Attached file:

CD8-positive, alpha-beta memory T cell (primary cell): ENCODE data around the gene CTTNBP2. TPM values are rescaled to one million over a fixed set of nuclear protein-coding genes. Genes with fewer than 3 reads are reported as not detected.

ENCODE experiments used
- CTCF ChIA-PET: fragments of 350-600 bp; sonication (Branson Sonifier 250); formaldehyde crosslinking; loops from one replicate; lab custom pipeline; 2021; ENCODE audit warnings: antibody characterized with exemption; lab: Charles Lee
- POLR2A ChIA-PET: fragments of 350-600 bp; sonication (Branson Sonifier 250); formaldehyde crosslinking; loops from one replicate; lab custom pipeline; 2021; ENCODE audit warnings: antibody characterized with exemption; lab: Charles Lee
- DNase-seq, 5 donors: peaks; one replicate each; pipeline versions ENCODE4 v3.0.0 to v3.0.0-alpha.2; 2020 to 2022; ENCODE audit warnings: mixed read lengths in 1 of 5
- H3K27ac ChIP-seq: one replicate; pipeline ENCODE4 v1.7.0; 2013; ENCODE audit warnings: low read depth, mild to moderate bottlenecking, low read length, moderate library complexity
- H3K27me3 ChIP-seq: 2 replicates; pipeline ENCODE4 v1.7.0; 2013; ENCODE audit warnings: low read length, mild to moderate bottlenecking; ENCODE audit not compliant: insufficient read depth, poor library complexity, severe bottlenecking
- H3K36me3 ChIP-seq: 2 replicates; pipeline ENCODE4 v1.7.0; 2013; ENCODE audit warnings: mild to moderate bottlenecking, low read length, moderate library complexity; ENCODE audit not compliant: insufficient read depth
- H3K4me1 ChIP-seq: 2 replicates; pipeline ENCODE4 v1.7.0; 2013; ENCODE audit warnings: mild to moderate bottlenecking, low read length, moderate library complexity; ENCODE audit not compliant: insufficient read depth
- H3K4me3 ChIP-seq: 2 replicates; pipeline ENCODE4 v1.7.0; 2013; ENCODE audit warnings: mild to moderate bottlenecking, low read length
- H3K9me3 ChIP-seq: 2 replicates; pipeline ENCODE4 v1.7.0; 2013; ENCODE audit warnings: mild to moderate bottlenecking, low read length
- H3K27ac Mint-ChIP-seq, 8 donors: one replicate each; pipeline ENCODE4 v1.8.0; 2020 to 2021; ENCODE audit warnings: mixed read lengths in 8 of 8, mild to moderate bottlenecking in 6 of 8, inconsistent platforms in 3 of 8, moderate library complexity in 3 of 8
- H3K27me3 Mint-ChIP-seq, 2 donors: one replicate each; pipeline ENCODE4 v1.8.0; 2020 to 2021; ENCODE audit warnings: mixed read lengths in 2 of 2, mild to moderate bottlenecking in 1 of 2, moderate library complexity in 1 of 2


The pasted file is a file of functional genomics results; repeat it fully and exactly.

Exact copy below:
CD8-positive, alpha-beta memory T cell (primary cell): ENCODE data around the gene CTTNBP2. TPM values are rescaled to one million over a fixed set of nuclear protein-coding genes. Genes with fewer than 3 reads are reported as not detected.

ENCODE experiments used
- CTCF ChIA-PET: fragments of 350-600 bp; sonication (Branson Sonifier 250); formaldehyde crosslinking; loops from one replicate; lab custom pipeline; 2021; ENCODE audit warnings: antibody characterized with exemption; lab: Charles Lee
- POLR2A ChIA-PET: fragments of 350-600 bp; sonication (Branson Sonifier 250); formaldehyde crosslinking; loops from one replicate; lab custom pipeline; 2021; ENCODE audit warnings: antibody characterized with exemption; lab: Charles Lee
- DNase-seq, 5 donors: peaks; one replicate each; pipeline versions ENCODE4 v3.0.0 to v3.0.0-alpha.2; 2020 to 2022; ENCODE audit warnings: mixed read lengths in 1 of 5
- H3K27ac ChIP-seq: one replicate; pipeline ENCODE4 v1.7.0; 2013; ENCODE audit warnings: low read depth, mild to moderate bottlenecking, low read length, moderate library complexity
- H3K27me3 ChIP-seq: 2 replicates; pipeline ENCODE4 v1.7.0; 2013; ENCODE audit warnings: low read length, mild to moderate bottlenecking; ENCODE audit not compliant: insufficient read depth, poor library complexity, severe bottlenecking
- H3K36me3 ChIP-seq: 2 replicates; pipeline ENCODE4 v1.7.0; 2013; ENCODE audit warnings: mild to moderate bottlenecking, low read length, moderate library complexity; ENCODE audit not compliant: insufficient read depth
- H3K4me1 ChIP-seq: 2 replicates; pipeline ENCODE4 v1.7.0; 2013; ENCODE audit warnings: mild to moderate bottlenecking, low read length, moderate library complexity; ENCODE audit not compliant: insufficient read depth
- H3K4me3 ChIP-seq: 2 replicates; pipeline ENCODE4 v1.7.0; 2013; ENCODE audit warnings: mild to moderate bottlenecking, low read length
- H3K9me3 ChIP-seq: 2 replicates; pipeline ENCODE4 v1.7.0; 2013; ENCODE audit warnings: mild to moderate bottlenecking, low read length
- H3K27ac Mint-ChIP-seq, 8 donors: one replicate each; pipeline ENCODE4 v1.8.0; 2020 to 2021; ENCODE audit warnings: mixed read lengths in 8 of 8, mild to moderate bottlenecking in 6 of 8, inconsistent platforms in 3 of 8, moderate library complexity in 3 of 8
- H3K27me3 Mint-ChIP-seq, 2 donors: one replicate each; pipeline ENCODE4 v1.8.0; 2020 to 2021; ENCODE audit warnings: mixed read lengths in 2 of 2, mild to moderate bottlenecking in 1 of 2, moderate library complexity in 1 of 2